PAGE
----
Bullpen competition set to assume spotlight

Cecil the favorite to assume closer role, but handful of jobs up for grabs

Bullpen competition set to assume spotlight

DUNEDIN, Fla. -- The Blue Jays entered Spring Training with a lot of question marks, and while many of them have been answered, the same can't necessarily be said about the bullpen.

The exact makeup of the bullpen is anyone's guess with three weeks remaining until Opening Day. Toronto technically has five jobs up for grabs, and while there are some clear front-runners, there have yet to be any official decisions.

With so many spots available, here's a closer look at which pitchers remain in the mix as the Blue Jays enter the final stretch of Spring Training:

Brett Cecil: The left-hander is the obvious choice to take over for Casey Janssen as Toronto's closer. He's never done the job on a full-time basis, but he does have six career saves, as well as more experience than anyone else in the bullpen. The 28-year-old missed the first two weeks of Spring Training with a left shoulder injury, but as long as he makes a full recovery, there doesn't appear to be much doubt that he'll be pitching the ninth inning.

Aaron Loup: The left-hander is the other reliever who arrived in camp with a guaranteed job. Loup was equally effective against lefties and righties last season, and that could put him into a setup role for Cecil. The one thing that manager John Gibbons will be cautious of is Loup's workload. The 27-year-old pitched at least 68 innings in each of the last two seasons, and staying healthy will be essential in a bullpen with this many question marks.

Outlook: Loup, RP, TOR

Steve Delabar: The righty is one of the biggest wild cards on this year's team, and while he's technically competing for a job, he should have a spot on Opening Day. Last year, Delabar dealt with injuries, and command has been an issue, but it's something he has been attempting to rectify this spring. The hard thrower claims he is feeling better than he has in two years, and so far this spring, he has allowed one run in four innings while striking out five.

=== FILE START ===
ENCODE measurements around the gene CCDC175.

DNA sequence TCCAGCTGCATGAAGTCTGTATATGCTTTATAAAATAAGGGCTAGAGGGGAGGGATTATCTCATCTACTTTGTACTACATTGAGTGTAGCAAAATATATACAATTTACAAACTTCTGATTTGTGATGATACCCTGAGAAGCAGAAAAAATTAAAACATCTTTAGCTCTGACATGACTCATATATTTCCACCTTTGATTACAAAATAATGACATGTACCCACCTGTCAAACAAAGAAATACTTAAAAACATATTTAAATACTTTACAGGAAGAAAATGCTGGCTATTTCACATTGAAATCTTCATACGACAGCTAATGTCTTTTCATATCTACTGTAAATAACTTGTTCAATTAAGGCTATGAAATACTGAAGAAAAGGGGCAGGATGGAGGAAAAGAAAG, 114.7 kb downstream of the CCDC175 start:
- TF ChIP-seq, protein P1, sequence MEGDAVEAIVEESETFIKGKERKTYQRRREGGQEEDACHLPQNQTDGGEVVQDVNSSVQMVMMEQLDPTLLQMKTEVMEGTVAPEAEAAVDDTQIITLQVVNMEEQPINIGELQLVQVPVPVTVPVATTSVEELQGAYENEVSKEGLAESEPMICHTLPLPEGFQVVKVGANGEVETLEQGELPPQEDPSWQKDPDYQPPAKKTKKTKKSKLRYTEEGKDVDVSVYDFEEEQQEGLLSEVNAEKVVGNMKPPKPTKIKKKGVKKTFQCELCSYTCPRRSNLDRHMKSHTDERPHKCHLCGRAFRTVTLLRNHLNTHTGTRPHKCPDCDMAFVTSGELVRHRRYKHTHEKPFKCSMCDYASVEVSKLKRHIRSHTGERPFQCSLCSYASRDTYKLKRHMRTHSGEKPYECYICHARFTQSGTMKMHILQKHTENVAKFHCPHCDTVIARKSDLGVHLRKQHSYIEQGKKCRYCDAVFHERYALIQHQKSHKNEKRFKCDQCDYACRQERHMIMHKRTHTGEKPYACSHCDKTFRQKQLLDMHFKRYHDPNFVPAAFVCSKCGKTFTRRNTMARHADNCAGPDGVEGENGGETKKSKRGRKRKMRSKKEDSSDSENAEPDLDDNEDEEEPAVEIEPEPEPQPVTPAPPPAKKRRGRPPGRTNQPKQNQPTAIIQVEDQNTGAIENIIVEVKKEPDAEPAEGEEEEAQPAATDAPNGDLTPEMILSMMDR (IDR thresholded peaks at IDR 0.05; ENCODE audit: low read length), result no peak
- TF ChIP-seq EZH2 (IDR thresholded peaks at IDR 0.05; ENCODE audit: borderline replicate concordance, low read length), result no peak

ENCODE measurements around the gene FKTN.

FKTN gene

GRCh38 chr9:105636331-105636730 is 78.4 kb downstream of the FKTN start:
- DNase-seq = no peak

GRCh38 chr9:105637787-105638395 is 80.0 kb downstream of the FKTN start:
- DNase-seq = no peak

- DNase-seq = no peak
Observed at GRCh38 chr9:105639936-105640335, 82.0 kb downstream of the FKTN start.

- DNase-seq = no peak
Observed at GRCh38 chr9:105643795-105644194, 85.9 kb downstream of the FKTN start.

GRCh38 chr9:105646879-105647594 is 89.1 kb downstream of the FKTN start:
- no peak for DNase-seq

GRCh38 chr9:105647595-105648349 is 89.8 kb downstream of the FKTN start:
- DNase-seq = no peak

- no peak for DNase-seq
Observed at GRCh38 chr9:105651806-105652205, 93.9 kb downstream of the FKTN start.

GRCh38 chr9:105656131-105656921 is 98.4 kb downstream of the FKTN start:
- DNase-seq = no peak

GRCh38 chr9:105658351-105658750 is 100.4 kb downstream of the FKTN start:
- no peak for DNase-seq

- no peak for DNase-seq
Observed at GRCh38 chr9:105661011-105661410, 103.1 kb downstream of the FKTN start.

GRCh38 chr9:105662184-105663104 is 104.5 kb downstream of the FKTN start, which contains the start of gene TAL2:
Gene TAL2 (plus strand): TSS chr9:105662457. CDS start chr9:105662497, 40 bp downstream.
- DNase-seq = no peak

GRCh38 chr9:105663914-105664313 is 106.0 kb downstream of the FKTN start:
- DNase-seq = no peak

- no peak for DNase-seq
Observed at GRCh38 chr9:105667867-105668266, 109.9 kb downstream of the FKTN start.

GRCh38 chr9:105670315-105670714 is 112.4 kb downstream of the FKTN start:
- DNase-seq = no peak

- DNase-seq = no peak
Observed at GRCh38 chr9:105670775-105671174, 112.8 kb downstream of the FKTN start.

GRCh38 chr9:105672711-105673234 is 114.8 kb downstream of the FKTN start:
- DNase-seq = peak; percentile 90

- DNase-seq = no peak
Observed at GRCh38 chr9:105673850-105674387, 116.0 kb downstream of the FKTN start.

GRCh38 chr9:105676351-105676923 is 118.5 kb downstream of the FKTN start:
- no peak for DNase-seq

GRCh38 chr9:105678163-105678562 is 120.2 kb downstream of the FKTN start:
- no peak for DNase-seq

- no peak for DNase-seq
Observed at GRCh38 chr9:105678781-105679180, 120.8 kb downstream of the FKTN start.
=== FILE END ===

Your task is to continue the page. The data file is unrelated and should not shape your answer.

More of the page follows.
Wilton Lopez: The right-hander's ability to stick around will come down to his command of the strike zone. He has six years of experience under his belt, but a high number of walks occasionally have led to his undoing. The 31-year-old signed a Minor League deal after an injury-plagued 2014 season with the Rockies, but from 2010-12, he posted an ERA under 3.00. Lopez should have the inside track on a bullpen spot, but two walks in four appearances this spring are at least mildly concerning.

Miguel Castro: The righty entered the spring as an extreme long shot to make the roster, but he has since earned a legitimate chance. Castro has never pitched above Class A, but the 21-year-old has the ability to throw in the upper 90s and has yet to be intimidated when facing big leaguers. A big test will come Tuesday night against New York, when Castro is scheduled for three innings under the bright lights of Steinbrenner Field. At this point, it seems like Castro might have to pitch his way off the roster -- instead of pitching his way onto it.

Marco Estrada: Estrada is competing for one of two spots in the Blue Jays' rotation, alongside Daniel Norris and Sanchez. It would appear as though Norris and Sanchez are the favorites to win those spots, which would leave Estrada available for the bullpen. The right-hander posted a 2.89 ERA out of the 'pen with Milwaukee last season, and he could be used either as a setup man or in long relief.

Outlook: Estrada, RP, TOR

Todd Redmond: The right-hander is known to be a favorite of Gibbons, but he might be facing an uphill battle to make this year's squad. The decision on whether or not to carry Redmond on the roster likely will come down to whether the club makes it a priority to add a third left-hander to the bullpen. If Toronto is fine with two lefties, Redmond should have a spot after posting 3.24 ERA as a long reliever last season. Redmond is out of options on his contract and would have to pass through waivers before getting sent to the Minors.

The third lefty: Gibbons has mentioned that it would be "ideal" if the Blue Jays had three left-handed relievers, with Cecil seemingly set for closer duties. Veterans Jeff Francis and Colt Hynes are currently receiving the most consideration. Francis was added on a Minor League deal, and he continues to transition from a starter to the full-time reliever role. Hynes was added on a waiver claim. and both pitchers currently appear to be ahead of Redmond on the depth chart because of situational needs.

The long shot: Right-hander Kyle Drabek is out of options, and time is running out for the Blue Jays to make a decision on his future. Drabek impressed with 1 2/3 scoreless innings against the Yankees on Saturday, but he has yet to break through since undergoing Tommy John surgery in 2012. Toronto could let options factor into this decision, but unless there's an injury, Drabek appears to be behind the eight ball.

Gregor Chisholm is a reporter for MLB.com. Read his blog, North of the Border, and follow him on Twitter @gregorMLB. This story was not subject to the approval of Major League Baseball or its clubs.